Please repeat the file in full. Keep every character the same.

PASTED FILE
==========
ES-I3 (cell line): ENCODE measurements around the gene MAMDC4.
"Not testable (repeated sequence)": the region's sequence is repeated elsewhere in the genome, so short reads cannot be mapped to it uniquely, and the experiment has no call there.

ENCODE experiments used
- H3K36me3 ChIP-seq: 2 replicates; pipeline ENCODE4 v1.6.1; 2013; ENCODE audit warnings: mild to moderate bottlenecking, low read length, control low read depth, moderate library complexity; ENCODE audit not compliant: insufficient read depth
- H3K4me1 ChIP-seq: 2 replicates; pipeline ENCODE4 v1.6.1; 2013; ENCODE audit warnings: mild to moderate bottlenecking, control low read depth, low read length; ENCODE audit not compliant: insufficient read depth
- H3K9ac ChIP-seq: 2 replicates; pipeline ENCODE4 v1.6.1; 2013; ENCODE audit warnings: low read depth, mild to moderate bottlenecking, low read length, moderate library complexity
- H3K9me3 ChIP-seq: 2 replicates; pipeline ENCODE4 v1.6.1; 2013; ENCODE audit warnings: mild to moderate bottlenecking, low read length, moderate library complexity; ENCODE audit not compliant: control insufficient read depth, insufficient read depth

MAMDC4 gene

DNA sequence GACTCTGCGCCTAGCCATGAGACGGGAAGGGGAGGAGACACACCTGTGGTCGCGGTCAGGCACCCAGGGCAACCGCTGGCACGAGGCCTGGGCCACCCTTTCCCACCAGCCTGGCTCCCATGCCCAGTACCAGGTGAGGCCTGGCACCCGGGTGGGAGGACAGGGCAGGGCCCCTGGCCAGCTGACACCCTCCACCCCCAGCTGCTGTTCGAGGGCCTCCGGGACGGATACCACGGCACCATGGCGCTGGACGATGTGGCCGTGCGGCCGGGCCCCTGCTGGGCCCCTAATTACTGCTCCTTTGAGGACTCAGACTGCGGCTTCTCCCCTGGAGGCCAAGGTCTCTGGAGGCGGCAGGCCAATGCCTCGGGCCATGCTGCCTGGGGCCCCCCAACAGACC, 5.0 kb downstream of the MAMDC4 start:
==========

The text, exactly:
ES-I3 (cell line): ENCODE measurements around the gene MAMDC4.
"Not testable (repeated sequence)": the region's sequence is repeated elsewhere in the genome, so short reads cannot be mapped to it uniquely, and the experiment has no call there.

ENCODE experiments used
- H3K36me3 ChIP-seq: 2 replicates; pipeline ENCODE4 v1.6.1; 2013; ENCODE audit warnings: mild to moderate bottlenecking, low read length, control low read depth, moderate library complexity; ENCODE audit not compliant: insufficient read depth
- H3K4me1 ChIP-seq: 2 replicates; pipeline ENCODE4 v1.6.1; 2013; ENCODE audit warnings: mild to moderate bottlenecking, control low read depth, low read length; ENCODE audit not compliant: insufficient read depth
- H3K9ac ChIP-seq: 2 replicates; pipeline ENCODE4 v1.6.1; 2013; ENCODE audit warnings: low read depth, mild to moderate bottlenecking, low read length, moderate library complexity
- H3K9me3 ChIP-seq: 2 replicates; pipeline ENCODE4 v1.6.1; 2013; ENCODE audit warnings: mild to moderate bottlenecking, low read length, moderate library complexity; ENCODE audit not compliant: control insufficient read depth, insufficient read depth

MAMDC4 gene

DNA sequence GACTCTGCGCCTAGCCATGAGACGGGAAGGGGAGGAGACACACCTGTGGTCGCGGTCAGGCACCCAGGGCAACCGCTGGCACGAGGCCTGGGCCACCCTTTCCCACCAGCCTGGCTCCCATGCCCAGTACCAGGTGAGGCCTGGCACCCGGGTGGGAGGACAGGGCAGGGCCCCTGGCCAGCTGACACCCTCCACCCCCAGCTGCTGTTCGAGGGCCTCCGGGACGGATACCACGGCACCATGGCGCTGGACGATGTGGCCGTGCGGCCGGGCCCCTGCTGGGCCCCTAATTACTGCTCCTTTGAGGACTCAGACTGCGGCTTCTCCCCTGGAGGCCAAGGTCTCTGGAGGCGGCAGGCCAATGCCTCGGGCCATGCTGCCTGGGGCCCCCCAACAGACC, 5.0 kb downstream of the MAMDC4 start: